Can Abhisit find tightrope to walk?
What Abhisit Vejjajiva said just before the year-end and mercurial Chuwit Kamolvisit’s response to it might combine to give the former a way out of his political jam actually. Abhisit vowed to quit as Democrat leader if his party wins fewer than 100 seats in the upcoming election, whereas Chuwit mocked that as impossible unless the Democrats publicly and unequivocally disown Prime Minister Prayut Chan-o-cha.
Abhisit’s dilemma is obvious. If he refuses to support Prayut’s nomination as prime minister, expected anytime soon, he could open the door for his arch-rivals, albeit the Pheu Thai Party which is virtually controlled by the Shinawatras, to return to power. Backing Prayut and Abhisit will have swallowed a lot of things he has said and expose himself to great contempt.
But what if the pro-Prayut Palang Pracharat Party does not need Abhisit’s backing?
That can lead to another, more intriguing question: Can the Democrats be a “friendly” — albeit “constructive” — opposition party in case Prayut is the post-election prime minister?
A post-election Prayut government will certainly see Pheu Thai as another opposition party. With Prayut expecting solid support from the Senate, which is provisionally empowered by the Constitution to join the House of Representatives in electing the prime minister, he has a head-start of up to 250 votes. That means a Palang Pracharat impressive election performance coupled with support from some mid-sized parties can give him the 376 votes needed and send both the Democrats and Pheu Thai into the opposition bloc.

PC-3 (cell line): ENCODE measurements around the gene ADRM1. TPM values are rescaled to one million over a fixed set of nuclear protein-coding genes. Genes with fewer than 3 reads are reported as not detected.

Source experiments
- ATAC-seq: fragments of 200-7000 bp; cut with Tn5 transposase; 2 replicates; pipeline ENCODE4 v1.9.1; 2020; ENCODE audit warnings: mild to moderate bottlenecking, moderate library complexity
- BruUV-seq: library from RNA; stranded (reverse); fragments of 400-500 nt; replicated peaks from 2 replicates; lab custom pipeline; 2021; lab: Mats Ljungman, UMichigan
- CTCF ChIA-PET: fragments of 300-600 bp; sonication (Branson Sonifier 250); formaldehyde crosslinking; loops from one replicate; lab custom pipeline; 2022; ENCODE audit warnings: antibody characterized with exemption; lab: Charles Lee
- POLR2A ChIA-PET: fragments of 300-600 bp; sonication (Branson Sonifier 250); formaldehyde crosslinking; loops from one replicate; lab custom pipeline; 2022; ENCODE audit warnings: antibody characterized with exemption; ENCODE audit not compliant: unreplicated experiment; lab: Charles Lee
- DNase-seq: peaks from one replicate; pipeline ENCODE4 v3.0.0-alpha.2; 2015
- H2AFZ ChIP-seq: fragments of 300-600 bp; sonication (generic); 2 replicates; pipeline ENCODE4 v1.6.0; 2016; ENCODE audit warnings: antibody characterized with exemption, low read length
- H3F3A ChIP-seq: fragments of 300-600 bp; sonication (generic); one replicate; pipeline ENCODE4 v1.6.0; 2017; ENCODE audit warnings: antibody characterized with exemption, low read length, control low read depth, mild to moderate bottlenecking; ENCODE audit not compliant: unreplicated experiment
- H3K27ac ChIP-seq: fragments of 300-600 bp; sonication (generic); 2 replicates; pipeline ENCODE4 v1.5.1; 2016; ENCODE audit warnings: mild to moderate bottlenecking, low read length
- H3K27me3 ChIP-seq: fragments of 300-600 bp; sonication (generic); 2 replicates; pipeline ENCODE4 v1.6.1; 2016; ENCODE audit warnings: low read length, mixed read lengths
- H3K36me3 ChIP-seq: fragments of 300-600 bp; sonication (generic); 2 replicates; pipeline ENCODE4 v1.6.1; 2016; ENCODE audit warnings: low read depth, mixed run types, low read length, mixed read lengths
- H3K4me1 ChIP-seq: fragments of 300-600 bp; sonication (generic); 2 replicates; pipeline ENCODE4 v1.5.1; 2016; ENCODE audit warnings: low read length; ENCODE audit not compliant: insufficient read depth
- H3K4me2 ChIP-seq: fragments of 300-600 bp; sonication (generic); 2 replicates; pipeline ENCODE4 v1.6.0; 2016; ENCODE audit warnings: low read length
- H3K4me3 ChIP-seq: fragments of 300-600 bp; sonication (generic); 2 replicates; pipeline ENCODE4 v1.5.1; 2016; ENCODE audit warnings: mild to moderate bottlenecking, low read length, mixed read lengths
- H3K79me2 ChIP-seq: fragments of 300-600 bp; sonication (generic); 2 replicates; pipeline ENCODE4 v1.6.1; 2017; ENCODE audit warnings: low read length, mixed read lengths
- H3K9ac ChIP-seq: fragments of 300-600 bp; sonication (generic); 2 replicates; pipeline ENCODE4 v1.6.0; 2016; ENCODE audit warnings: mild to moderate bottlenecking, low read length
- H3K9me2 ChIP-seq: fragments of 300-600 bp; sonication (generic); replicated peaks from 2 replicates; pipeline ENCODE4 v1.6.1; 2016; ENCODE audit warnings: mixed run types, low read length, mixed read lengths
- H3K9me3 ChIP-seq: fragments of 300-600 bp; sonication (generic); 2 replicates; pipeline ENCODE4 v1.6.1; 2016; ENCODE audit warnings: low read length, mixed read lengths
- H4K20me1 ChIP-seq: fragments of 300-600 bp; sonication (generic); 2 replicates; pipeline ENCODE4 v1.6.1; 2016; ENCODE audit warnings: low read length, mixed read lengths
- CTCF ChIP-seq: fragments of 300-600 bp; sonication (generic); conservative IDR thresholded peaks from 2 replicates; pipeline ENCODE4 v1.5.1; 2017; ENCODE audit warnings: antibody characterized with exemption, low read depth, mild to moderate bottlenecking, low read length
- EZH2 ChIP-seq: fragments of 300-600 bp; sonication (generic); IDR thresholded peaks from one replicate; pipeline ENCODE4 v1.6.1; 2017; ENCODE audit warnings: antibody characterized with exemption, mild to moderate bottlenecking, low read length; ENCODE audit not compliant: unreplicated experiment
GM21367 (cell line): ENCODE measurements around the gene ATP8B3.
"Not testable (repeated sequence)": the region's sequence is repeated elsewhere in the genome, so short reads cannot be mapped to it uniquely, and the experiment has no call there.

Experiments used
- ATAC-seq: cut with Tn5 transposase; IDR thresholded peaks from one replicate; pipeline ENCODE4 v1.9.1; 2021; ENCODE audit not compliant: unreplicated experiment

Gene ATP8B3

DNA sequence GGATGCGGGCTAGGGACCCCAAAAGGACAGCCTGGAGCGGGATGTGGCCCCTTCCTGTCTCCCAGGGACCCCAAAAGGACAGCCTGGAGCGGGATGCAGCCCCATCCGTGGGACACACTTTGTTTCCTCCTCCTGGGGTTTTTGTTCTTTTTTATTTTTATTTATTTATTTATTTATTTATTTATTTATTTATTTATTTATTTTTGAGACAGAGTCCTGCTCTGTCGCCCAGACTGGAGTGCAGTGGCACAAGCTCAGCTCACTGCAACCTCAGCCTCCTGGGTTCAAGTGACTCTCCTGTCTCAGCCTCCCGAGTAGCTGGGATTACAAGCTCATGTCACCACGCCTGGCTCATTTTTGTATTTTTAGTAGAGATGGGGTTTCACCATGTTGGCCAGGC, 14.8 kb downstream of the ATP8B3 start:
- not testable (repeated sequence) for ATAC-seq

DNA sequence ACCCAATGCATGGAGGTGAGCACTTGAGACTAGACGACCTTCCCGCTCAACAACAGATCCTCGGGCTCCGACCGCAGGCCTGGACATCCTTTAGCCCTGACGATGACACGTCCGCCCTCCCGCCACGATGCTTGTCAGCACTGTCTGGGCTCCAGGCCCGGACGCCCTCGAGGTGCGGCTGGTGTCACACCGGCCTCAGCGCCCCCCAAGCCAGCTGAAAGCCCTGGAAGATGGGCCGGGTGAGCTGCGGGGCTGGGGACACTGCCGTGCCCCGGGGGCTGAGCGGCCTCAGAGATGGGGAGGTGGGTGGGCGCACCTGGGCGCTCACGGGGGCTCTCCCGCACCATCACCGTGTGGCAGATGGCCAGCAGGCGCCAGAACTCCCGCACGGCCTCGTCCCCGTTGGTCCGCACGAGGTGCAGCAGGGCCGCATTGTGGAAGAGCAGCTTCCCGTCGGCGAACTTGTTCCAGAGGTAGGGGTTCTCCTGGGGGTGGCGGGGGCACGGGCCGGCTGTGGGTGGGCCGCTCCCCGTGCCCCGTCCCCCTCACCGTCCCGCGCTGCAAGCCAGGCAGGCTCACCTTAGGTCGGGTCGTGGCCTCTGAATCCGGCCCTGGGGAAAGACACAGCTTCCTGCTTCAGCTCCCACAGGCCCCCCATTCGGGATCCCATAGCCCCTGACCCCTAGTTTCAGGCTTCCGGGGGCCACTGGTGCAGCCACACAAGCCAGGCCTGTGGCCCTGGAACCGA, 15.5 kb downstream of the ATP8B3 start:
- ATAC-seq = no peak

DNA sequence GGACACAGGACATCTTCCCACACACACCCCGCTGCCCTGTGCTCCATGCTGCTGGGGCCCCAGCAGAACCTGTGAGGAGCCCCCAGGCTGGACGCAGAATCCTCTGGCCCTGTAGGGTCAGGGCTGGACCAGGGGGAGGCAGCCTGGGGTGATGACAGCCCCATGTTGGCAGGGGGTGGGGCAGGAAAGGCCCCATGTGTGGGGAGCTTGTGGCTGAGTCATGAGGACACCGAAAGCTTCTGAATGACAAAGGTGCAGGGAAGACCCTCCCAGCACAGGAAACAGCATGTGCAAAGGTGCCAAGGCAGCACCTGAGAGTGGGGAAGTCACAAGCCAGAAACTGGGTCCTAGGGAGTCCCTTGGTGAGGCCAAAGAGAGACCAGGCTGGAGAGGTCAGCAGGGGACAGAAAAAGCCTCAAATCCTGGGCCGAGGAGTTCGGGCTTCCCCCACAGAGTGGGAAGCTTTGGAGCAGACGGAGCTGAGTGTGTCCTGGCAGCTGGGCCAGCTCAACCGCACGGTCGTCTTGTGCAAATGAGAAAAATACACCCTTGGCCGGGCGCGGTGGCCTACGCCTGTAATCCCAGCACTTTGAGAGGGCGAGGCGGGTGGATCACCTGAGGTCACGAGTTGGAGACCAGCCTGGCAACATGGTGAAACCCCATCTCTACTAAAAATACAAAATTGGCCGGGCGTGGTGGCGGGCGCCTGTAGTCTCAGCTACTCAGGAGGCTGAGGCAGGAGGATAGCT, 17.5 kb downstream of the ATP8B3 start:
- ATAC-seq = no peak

Pheu Thai has warned Prayut that the Senate would not always be there to help him. For example, a strong opposition can overthrow his government in a censure offensive and the Senate won’t be able to do anything about it.
Unless, of course, the Democrats don’t go along with every “game” Pheu Thai plays. They can join a censure against a Cabinet member, for instance, if there is solid evidence of wrongdoings, but they can also choose to stay aloof if they don’t like any Pheu Thai move.
In announcing that he would quit as Democrat leader if his party wins fewer than 100 seats in the election, Abhisit has thrown caution to the wind. Most analysts cannot see his party sweeping that many seats, primarily because it used to campaign on an anti-Thaksin platform. In the coming election, the Palang Pracharat Party is a far better option for anti-Thaksin voters.
Despite his apparent contempt for the Democrats, Chuwit might be actually, albeit unknowingly, offering Abhisit a way out. Chuwit was virtually suggesting that Abhisit’s party could thrive on anti-military sentiment by unambiguously declaring it would not join a Palang Pracharat government. “I don’t think the Democrat Party can win 100 seats,” Chuwit said. “Unless it disavows Palang Pracharat, that is.”
Burning the bridges with Palang Pracharat could get the Democrats some anti-military votes, which could probably push the party past the 100-seat target. It’s a big risk, of course, but Abhisit does not have many choices. Staying vague could mean that both anti-Thaksin and anti-military voters will go for the more obvious choices _ Palang Pracharat and Pheu Thai.
The trick is how to convince voters that the Democrats will not be in a Palang Pracharat coalition but will not support any pro-Thaksin game in the opposition bloc either.
It will be a highly-precarious tightrope. But Abhisit seems to be walking on one already, which will certainly stretch beyond the election day.